I couldn't help noticing, at the Faraday Festival, just how different my act was from everyone else's (with the possible exception of Robyn Hitchcock, who really blew me away with his set of surreal psychedelic songs). I seemed to be the only performer not playing a musical instrument, the only performer to move around on an empty stage, the only performer to use his body to any significant extent, the only performer to be aware of the positions of the lights and orient specific songs to specific lights or stage positions, the only performer to dance vigorously while singing, the only performer to mime the situations unfolding in the lyrics, the only performer to use gestures that assumed constant attention from the audience, the only performer to embody various dramatic personae in the course of the songs -- men and women -- and the only performer to be dressed in a costume and a wig (see Jordi Vital's photos). And was anyone else swordfighting?
I don't say this to boast, just to note a radical divide between what I've come to do in my music shows and what most bands do: they stand there, playing instruments and singing songs, while a lighting guy does their lights and a sound guy their sound. That -- and the odd forceful gesture with a guitar -- seems to be enough for them. Anything more would be eccentric, unmanly, dangerously artificial. It's as if we came from two completely different traditions, these musicians and I. They come from music, I'm essentially a theatrical clown, in the direct line of commedia dell'arte.
It's partly a question of age: I'm older than most of them, formed by the 70s, by glam rock performers like Marc Bolan and David Bowie, or obscure 80s followers of theirs like Alberto Camerini, the synth pierrots of New Romanticism. The glammers and the pierrots took Bowie's "whole new school of pretension" and Adam Ant's "ridicule is nothing to be scared of" very seriously -- and, sometimes, to ludicrous effect. But somehow, after them, music lost touch with theatre. Glastonbury and Avignon went their separate ways. I personally blame Grunge's puritan revision of punk rock values ("we mean it, man" became we mean it, man) and MTV's association of theatricality with everything over-commercial and untrustworthy.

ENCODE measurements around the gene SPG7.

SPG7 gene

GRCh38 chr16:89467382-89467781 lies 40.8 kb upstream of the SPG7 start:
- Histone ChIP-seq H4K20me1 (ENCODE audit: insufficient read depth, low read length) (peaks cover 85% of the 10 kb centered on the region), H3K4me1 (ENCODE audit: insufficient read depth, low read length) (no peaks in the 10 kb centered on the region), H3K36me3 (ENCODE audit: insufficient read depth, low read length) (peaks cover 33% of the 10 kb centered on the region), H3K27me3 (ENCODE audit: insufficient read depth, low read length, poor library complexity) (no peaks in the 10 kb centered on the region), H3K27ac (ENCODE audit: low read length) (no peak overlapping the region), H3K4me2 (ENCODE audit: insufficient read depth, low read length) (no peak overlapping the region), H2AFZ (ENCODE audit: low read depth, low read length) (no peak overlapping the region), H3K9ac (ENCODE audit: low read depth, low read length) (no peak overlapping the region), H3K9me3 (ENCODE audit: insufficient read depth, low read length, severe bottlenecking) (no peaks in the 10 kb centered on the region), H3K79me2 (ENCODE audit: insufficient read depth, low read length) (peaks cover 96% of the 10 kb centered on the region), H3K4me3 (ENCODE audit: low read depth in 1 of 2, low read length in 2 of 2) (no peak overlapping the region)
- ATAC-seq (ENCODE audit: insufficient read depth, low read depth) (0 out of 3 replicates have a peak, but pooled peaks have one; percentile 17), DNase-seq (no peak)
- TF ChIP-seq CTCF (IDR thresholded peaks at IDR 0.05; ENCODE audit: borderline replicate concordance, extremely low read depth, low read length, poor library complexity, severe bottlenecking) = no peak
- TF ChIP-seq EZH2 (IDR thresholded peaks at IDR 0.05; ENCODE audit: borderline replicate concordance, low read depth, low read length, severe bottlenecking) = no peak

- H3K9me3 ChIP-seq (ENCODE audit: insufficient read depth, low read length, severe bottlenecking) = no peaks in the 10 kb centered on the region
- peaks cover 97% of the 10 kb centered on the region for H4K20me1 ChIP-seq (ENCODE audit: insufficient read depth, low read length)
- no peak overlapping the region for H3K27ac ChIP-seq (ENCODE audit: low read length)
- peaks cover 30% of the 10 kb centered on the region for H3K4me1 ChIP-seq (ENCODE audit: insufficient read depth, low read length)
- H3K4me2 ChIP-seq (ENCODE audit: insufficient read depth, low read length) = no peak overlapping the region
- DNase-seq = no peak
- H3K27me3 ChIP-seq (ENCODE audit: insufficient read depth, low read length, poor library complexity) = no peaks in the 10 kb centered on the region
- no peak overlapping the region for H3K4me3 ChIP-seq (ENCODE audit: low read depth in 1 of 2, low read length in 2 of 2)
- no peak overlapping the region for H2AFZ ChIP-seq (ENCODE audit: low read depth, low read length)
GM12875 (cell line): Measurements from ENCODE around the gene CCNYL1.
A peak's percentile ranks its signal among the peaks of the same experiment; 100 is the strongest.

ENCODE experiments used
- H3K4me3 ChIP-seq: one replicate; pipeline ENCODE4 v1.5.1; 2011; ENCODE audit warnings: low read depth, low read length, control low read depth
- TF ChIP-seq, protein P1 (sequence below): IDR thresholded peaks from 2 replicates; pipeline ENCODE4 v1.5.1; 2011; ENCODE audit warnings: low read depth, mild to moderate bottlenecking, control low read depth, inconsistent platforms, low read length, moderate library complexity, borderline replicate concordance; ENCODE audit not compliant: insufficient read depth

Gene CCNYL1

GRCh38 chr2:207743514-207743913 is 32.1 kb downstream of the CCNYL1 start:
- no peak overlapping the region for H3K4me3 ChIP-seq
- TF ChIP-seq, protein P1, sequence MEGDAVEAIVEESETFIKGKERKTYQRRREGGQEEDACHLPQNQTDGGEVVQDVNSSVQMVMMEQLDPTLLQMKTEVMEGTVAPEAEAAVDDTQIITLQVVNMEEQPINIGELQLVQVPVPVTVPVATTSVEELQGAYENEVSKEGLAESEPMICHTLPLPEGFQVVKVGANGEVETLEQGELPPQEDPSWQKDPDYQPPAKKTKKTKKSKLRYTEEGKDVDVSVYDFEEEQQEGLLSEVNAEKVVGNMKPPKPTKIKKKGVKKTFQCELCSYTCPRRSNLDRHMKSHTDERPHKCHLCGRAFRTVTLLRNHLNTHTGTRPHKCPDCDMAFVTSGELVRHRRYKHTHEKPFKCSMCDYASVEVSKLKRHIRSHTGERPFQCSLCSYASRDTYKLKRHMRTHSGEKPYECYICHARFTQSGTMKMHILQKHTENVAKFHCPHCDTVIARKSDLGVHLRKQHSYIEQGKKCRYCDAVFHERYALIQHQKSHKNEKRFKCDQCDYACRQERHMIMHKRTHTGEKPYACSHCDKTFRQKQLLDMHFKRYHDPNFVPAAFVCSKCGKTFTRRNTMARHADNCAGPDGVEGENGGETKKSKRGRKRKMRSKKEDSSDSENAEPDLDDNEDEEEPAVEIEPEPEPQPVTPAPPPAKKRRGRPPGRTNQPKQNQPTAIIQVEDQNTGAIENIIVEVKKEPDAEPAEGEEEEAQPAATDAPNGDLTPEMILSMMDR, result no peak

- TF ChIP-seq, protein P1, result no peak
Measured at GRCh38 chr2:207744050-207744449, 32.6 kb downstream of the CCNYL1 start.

It's a great pity, because the result is a festival completely overshadowed by the drama of its own setting. Faraday takes place in magnificent clifftop gardens, dominated by Romanesque villas and a lighthouse, overlooking a nocturnal sea, with a cape of glittering stars flung overhead. During my set there was a brief power cut and a firework display over the sea. Naturally, all this got incorporated. The audience loved the mime -- a hit-and-run accident acted out entirely in gestures for "The Mouth Organ", a scooter ride through Rome for "Giapponese a Roma", a wheelchair-bound Robin Hood, the disabled Beowulf -- the ludicrous gesticulations, the theatrical magic happening on the stage. It was as if the music were finally working with the magic of the setting, rather than against it. It was as if people had been hungry, in this atmosphere of cookie-cutter, formulaic "indie" music, for some kind of theatrical eccentricity -- and a wider sense of what "indie" is -- to re-emerge, to re-enter pop music.
On Saturday afternoon I bought a copy of french newspaper Libération, and sat there over coffee on the seafront, under the palms, reading it. Libé had a pull-out special on the Avignon theatre festival, which runs this year from July 4th to 25th. It reminded me of my snobby boast to the NME all those years ago, and of my constant refrain, in interviews, that pop music is the most conservative artform and needs -- desperately -- to learn all it can from other, more adventurous, arts. Avignon this year has a whole series of plays based on Dante's Divine Comedy, including Romeo Castellucci's production, which sees the damned forced to gaze at each other through eyes pinned open by Ludovico's Technique, from A Clockwork Orange. This, more than any music paper, was the world and the stuff of my songs.
The atmosphere of Libé's Avignon section was darkly, glamourously Gallic. "Everything I do has a connection with catastrophe," Castellucci told the paper. "Every story starts from a darkness, an emptiness" said director Joel Pommerat on the next page; his play was said to "fog up the viewer's perception to the point of anxiety". Huguette and Rene Radrizzani (that's Rene's splendidly grizzled face on the left) were "transmitters of obscure forces, passionate about sulfurous texts". They'd translated "difficult" German expressionist August Stramm into French. Also appearing at Avignon this year: Mathilde Monnier and Philippe Katerine, Ostermeier's Hamlet and the new Heiner Goebbels, Jan Fabre and the Brothers Quay.
One day I'll go to Avignon itself, but for now I'm happy to be a kind of mini, portable Avignon-of-pop, bringing a touch of bizarre theatricality to an indie music festival near you.